March 19, 2019
In the United States, the debate continues about whether control of data is an antitrust or consumer protection issue — or both. Recent indicators show that the Federal Trade Commission, U.S. Department of Justice’s Antitrust Division and state regulators are taking action. The FTC’s new Technology Task Force, made up of agency lawyers in coordination with Consumer Protection Bureau and agency technologists, will examine technology-related matters including prospective and consummated technology mergers.
VentureBeat reports that, “one particular concern regulators have is that anticompetitive behavior could negatively impact consumer privacy.”
Last September, the DOJ assistant attorney general for antitrust Makan Delrahim hosted a meeting “with attorneys general from eight states and the District of Columbia and law enforcement representatives from five other states” to discuss whether technology companies “may be hurting competition and intentionally stifling the free exchange of ideas on their platforms” and to ensure protection of consumers’ data.
Antitrust laws are aimed to protect groups, whereas consumer protection laws cover harm to individual consumers.
Covering both sides is tricky: Antitrust laws don’t make it illegal for big tech companies to raise prices, and “competition theories should not be based on unfairness, which does not constitute harm to competition.” To make it more complicated, a two-sided market that serves consumers and merchants would have to prove harm to both sides for a viable antitrust claim to gain traction. For that and other reasons, “the focus of any merger analysis would likely be on whether the combination will reduce the incentives of merging entities to protect data.”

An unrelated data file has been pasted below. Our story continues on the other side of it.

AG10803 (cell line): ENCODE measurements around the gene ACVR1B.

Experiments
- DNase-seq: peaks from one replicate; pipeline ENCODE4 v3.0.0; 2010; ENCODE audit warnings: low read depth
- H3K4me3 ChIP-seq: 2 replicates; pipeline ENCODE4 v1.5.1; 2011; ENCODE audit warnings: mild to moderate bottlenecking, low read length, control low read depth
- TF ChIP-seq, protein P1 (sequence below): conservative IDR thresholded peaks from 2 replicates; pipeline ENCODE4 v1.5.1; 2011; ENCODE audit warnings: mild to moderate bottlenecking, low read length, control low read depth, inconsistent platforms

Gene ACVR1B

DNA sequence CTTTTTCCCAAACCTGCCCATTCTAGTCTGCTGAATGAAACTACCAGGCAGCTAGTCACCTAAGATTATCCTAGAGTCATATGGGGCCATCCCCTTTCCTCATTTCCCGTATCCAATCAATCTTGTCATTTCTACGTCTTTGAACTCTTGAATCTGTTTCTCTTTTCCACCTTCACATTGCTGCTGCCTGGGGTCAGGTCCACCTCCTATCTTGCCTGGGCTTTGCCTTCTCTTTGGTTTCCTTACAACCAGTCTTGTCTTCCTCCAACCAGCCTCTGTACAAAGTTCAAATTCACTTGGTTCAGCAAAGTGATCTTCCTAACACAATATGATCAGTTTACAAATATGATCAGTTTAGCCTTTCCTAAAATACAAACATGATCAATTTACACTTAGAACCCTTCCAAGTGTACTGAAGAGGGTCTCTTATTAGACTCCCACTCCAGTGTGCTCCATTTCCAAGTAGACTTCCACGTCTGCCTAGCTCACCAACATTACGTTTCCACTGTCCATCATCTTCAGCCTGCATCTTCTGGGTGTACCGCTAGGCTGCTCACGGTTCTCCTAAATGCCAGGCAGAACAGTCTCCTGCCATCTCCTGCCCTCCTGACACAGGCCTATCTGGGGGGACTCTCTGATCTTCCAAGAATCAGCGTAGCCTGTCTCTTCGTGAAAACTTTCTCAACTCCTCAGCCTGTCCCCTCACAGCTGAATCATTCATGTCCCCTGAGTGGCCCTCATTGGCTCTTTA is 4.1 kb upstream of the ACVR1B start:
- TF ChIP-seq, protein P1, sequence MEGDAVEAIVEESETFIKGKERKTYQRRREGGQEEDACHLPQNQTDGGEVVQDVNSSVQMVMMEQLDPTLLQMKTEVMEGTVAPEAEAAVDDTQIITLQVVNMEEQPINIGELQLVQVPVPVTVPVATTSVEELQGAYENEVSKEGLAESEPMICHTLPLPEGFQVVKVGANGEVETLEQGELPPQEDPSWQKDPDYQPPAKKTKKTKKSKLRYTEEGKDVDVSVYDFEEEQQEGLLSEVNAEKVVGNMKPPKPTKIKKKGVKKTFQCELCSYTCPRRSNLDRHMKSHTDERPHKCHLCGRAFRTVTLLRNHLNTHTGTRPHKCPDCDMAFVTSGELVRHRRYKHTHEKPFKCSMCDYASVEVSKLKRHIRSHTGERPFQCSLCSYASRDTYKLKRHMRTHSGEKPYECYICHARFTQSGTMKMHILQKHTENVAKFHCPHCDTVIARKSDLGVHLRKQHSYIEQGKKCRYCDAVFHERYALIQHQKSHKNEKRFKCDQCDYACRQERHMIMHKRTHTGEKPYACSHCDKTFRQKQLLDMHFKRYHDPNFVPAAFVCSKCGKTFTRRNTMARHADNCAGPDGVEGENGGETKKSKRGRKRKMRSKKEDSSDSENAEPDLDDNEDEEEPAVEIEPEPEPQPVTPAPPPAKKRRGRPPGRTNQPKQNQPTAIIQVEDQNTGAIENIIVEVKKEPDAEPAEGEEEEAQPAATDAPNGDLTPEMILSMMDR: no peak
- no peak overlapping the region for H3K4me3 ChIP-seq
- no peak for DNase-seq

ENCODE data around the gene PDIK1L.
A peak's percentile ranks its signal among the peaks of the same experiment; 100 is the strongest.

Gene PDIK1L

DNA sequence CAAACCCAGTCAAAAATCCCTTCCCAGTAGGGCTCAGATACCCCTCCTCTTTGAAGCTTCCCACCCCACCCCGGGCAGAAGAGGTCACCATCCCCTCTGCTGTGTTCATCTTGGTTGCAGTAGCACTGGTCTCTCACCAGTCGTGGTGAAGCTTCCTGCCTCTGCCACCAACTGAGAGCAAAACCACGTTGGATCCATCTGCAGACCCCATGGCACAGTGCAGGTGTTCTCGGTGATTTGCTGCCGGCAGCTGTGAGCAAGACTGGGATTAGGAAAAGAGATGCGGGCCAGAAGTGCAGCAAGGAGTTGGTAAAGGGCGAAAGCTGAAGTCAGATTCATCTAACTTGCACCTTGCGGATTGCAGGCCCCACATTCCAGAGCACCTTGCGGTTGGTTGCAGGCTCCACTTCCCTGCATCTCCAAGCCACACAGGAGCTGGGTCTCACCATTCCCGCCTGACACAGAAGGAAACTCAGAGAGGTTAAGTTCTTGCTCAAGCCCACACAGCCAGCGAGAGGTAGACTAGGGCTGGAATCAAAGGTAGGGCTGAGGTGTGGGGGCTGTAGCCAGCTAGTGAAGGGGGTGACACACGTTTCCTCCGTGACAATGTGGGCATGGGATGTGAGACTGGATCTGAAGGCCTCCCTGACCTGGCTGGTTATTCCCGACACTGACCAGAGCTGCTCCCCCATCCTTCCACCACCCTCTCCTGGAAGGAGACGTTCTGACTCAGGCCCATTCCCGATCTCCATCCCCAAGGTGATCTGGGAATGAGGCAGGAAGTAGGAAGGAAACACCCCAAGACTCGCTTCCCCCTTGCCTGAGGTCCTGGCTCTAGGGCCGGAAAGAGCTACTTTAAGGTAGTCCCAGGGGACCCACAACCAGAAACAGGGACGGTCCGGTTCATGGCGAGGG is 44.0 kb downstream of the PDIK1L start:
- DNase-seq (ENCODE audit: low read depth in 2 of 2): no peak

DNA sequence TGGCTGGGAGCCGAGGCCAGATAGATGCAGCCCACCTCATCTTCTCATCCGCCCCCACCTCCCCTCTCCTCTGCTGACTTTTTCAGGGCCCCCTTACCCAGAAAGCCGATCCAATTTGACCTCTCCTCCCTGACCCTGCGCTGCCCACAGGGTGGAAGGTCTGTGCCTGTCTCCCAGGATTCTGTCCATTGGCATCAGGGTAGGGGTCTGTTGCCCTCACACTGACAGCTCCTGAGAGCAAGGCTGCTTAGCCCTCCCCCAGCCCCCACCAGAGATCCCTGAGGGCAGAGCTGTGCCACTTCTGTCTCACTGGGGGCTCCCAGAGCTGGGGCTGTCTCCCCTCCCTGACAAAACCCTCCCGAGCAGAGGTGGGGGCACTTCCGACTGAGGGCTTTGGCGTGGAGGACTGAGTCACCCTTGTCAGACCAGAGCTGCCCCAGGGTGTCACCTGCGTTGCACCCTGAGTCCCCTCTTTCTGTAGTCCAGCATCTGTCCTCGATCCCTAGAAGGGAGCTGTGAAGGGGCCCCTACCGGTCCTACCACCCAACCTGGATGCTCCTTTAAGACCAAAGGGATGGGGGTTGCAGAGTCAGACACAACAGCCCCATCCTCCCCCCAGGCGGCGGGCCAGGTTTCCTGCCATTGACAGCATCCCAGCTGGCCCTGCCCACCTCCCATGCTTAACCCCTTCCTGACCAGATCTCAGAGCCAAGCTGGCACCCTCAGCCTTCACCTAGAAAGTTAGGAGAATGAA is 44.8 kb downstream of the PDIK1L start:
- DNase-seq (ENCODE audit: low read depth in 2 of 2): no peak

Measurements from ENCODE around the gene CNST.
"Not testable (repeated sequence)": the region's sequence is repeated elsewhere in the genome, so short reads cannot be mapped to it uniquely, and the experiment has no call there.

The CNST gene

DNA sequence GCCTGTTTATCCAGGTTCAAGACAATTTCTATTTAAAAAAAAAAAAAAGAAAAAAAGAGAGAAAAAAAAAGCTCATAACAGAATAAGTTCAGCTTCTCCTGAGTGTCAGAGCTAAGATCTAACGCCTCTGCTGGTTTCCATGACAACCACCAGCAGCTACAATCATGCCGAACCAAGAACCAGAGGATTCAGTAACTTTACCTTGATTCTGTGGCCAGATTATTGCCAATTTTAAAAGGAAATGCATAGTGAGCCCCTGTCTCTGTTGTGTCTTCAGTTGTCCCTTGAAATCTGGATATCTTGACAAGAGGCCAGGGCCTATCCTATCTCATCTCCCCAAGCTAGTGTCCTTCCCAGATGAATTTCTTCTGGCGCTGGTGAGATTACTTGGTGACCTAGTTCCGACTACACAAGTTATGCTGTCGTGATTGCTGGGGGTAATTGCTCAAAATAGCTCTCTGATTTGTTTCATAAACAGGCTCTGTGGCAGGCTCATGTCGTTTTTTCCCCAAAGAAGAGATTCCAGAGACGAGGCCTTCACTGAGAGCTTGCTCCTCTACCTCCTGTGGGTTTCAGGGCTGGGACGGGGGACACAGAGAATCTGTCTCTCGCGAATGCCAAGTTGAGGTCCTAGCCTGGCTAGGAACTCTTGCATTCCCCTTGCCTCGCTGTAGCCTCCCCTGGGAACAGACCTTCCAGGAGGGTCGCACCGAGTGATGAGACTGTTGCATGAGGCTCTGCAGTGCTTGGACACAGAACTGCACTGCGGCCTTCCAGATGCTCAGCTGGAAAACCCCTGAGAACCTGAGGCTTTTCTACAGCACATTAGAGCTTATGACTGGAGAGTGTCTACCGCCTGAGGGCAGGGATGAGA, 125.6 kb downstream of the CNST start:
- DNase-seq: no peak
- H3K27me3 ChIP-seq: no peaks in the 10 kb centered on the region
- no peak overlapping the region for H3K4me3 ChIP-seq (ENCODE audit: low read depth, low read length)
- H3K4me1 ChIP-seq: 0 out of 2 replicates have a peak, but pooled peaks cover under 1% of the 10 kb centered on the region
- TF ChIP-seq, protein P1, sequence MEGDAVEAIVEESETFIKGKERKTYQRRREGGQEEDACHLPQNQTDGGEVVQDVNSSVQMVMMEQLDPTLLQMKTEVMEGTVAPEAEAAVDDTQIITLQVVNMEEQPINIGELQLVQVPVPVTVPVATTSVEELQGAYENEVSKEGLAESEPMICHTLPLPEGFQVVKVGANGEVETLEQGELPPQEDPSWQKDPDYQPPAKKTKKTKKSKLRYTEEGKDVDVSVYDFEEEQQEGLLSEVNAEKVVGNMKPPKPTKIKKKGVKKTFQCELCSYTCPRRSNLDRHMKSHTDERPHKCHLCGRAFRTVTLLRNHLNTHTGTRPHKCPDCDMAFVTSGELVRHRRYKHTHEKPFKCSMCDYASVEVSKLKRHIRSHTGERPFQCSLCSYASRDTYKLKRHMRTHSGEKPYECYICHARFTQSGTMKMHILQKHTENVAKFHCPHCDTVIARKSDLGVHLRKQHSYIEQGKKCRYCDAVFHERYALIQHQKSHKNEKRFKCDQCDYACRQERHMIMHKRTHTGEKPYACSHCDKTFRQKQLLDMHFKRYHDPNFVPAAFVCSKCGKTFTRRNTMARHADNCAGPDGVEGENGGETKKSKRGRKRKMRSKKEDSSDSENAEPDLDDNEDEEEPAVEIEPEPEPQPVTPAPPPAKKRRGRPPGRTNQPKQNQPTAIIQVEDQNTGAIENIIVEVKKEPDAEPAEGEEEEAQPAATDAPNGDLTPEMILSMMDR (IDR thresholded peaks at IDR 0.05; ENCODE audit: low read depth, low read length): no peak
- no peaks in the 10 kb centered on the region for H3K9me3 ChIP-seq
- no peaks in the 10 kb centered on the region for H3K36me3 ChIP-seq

Thus far, “the FTC has not challenged a merger on the basis of a reduction in non-price competition over privacy protections, but it noted as far back as June 2015 that it has ‘explicitly recognized that privacy can be a non-price dimension of competition’.”
At Fall 2018 FTC hearings on “Competition and Consumer Protection in the 21st Century … panelists explained that it would be hard to prove a company’s data collection practices violate any antitrust rules.” The expert consensus, says VB, is that “acquiring or possessing big data, on its own, is not enough for regulators to show any violation.”
Even so, an October 1028 letter to the FTC from 11 states and the District of Columbia urged the FTC to “aggressively enforce the antitrust law at the ‘intersection between privacy, big data, and competition’,” arguing the “possible long-term anticompetitive harms arising from the aggregation of big data by a small number of dominant platforms.”
The state attorneys general also pointed out that “data aggregation can become a barrier to entry and prevent competition … in new lines of business, and perhaps particularly in the context of new services.”
The European Commission “and other European competition authorities” are also likely to continue their scrutiny of big tech companies, having “laid the groundwork for future antitrust investigations” and testing “antitrust theories by bringing enforcement actions against tech companies in Europe.”